History Ministry

John Wesley’s Directions for Singing

John Wesley’s practical advice for singing in an early Methodist hymnal is still applicable to us today. He warns, “beware of singing as if you were half-dead or half-asleep,” but emphasizes above all else, “sing spiritually.”

1. Learn these tunes before you learn any others. Afterwards, learn as many as you please.

2. Sing them exactly as they are printed here. Do not alter or amend them at all; and if you have learned to sing them otherwise, unlearn it as soon as you can.

3. Sing all. See that you join the congregation as frequently as you can. Let not a slight degree of weakness or weariness hinder you. If it is a cross to you, take it up and you will find a blessing.

4. Sing lustily [in a strong, vigorous, healthy way] and with good courage. Beware of singing as if you were half-dead or half-asleep; but lift up your voice with strength. Be no more afraid of your voice now, nor more ashamed of its being heard, than when you sang the songs of Satan.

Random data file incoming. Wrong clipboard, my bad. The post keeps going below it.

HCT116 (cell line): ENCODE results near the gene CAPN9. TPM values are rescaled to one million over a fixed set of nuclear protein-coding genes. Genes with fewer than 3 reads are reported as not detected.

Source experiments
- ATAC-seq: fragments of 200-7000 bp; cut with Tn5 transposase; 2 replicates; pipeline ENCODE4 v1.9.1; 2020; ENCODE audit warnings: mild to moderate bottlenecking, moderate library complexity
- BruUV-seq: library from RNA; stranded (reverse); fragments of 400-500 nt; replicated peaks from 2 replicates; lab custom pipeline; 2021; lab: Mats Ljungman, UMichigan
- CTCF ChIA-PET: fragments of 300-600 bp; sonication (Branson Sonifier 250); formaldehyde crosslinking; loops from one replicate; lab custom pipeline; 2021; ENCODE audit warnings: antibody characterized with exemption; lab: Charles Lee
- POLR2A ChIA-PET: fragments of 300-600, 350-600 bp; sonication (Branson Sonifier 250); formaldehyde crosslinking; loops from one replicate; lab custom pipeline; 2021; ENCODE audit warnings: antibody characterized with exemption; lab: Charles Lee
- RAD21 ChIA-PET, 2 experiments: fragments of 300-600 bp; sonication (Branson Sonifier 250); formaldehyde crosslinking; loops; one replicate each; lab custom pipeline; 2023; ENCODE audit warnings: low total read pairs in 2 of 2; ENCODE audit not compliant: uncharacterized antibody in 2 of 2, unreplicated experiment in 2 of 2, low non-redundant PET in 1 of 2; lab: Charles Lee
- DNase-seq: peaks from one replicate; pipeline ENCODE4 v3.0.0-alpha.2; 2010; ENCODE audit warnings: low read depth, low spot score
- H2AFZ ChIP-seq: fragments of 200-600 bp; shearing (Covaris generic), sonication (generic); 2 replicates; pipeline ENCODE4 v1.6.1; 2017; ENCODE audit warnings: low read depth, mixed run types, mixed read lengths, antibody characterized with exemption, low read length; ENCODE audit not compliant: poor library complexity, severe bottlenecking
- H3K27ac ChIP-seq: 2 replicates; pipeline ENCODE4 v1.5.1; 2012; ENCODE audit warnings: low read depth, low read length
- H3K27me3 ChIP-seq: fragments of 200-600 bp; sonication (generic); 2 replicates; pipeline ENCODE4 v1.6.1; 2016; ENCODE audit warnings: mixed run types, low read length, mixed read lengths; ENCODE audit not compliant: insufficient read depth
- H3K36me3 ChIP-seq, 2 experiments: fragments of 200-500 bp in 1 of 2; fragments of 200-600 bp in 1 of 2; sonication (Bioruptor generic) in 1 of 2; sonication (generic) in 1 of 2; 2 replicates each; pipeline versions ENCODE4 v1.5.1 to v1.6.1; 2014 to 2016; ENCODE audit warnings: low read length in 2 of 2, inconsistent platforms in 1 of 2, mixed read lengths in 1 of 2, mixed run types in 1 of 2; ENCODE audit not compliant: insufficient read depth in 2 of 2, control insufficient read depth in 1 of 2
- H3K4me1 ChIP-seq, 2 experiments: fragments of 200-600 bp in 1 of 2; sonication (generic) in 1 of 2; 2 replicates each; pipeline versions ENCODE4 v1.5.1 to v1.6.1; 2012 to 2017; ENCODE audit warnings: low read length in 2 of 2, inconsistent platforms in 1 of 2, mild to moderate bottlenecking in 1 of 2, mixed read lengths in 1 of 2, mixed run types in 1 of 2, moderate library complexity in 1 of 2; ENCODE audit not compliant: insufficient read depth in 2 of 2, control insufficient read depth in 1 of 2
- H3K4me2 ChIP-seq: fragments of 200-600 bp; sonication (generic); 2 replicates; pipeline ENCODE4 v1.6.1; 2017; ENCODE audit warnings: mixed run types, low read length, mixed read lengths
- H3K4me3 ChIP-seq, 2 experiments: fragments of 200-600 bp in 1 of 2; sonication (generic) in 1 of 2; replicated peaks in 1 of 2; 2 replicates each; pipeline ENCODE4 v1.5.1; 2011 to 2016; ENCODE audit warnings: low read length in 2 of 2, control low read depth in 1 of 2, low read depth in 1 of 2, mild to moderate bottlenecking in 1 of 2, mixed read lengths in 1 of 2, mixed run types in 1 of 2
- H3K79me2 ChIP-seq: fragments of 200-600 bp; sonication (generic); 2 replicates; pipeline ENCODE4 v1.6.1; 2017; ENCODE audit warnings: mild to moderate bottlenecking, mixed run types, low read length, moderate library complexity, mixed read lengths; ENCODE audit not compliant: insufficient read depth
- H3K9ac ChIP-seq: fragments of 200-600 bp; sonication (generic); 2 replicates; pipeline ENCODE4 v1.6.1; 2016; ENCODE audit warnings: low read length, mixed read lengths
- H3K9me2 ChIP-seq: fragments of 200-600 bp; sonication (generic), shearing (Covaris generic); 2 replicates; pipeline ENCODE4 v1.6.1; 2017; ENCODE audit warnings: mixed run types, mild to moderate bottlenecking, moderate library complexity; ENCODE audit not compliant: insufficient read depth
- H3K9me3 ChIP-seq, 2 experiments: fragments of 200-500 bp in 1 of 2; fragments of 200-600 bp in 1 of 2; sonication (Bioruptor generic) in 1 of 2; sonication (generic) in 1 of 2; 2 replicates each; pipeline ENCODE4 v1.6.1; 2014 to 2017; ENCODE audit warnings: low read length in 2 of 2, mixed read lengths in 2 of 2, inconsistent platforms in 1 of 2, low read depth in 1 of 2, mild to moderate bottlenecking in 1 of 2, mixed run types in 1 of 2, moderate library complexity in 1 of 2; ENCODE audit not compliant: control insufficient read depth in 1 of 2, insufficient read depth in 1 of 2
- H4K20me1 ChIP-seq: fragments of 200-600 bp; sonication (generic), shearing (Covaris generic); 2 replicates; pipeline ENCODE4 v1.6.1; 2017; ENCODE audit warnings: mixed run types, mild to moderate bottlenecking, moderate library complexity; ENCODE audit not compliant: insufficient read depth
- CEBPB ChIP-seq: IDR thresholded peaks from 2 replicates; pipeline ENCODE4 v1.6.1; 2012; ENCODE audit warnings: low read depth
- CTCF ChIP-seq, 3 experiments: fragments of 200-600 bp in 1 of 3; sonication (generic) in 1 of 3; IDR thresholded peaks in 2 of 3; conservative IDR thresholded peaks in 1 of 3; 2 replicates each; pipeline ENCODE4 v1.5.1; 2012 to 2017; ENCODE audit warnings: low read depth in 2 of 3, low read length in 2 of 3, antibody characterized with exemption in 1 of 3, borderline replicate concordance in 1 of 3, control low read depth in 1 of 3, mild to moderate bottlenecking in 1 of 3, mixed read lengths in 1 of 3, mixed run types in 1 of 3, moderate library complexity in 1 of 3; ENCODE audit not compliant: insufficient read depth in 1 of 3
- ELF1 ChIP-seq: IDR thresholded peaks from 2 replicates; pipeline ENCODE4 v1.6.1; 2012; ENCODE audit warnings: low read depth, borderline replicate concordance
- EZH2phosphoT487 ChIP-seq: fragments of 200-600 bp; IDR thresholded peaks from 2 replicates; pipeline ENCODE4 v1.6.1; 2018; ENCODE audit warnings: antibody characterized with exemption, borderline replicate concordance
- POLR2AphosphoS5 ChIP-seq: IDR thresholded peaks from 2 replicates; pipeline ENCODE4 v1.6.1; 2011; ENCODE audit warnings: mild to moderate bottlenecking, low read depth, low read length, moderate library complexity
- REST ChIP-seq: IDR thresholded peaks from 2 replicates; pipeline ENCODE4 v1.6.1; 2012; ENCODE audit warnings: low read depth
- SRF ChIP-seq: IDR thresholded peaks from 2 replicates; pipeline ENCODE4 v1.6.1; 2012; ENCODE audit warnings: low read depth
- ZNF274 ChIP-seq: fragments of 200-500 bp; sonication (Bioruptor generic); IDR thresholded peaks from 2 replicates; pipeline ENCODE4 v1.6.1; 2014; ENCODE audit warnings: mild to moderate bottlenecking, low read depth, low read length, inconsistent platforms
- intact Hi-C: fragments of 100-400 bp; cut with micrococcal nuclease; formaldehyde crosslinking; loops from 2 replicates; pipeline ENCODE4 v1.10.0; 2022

5. Sing modestly. Do not bawl so as to be heard above or distinct from the rest of the congregation that you may not destroy the harmony, but strive to unite your voices together so as to make one melodious sound.

6. Sing in time. Whatever time is sung, be sure to keep with it. Do not run before and do not stay behind it; but attend closely to the leading voices and move therewith as exactly as you can and take care not to sing too slow. This drawling way naturally steals on all who are lazy; and it is high time to drive it out from among us and sing all our tunes just as quick as we did at first.

7. Above all else, sing spiritually. Have an eye to God in every word you sing. Aim at pleasing Him more than yourself, or any other creature. In order to attend strictly to the sense of what you sing, and see that your heart is not carried away with the sound, but offered to God continually; so shall your singing be such as the Lord will approve here, and reward when he cometh in the clouds of heaven.

(Slightly adapted from Select Hymns: with Tunes Annext, 1761)

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